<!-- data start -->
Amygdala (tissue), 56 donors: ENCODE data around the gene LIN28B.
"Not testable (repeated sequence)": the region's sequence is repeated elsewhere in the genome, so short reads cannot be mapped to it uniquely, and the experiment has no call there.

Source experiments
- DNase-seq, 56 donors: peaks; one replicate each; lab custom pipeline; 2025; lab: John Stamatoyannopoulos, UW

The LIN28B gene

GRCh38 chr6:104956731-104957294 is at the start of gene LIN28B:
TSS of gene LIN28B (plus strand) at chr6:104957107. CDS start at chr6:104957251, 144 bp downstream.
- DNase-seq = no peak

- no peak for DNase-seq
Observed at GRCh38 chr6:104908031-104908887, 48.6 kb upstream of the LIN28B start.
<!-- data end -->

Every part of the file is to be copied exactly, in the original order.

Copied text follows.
Amygdala (tissue), 56 donors: ENCODE data around the gene LIN28B.
"Not testable (repeated sequence)": the region's sequence is repeated elsewhere in the genome, so short reads cannot be mapped to it uniquely, and the experiment has no call there.

Source experiments
- DNase-seq, 56 donors: peaks; one replicate each; lab custom pipeline; 2025; lab: John Stamatoyannopoulos, UW

The LIN28B gene

GRCh38 chr6:104956731-104957294 is at the start of gene LIN28B:
TSS of gene LIN28B (plus strand) at chr6:104957107. CDS start at chr6:104957251, 144 bp downstream.
- DNase-seq = no peak

- no peak for DNase-seq
Observed at GRCh38 chr6:104908031-104908887, 48.6 kb upstream of the LIN28B start.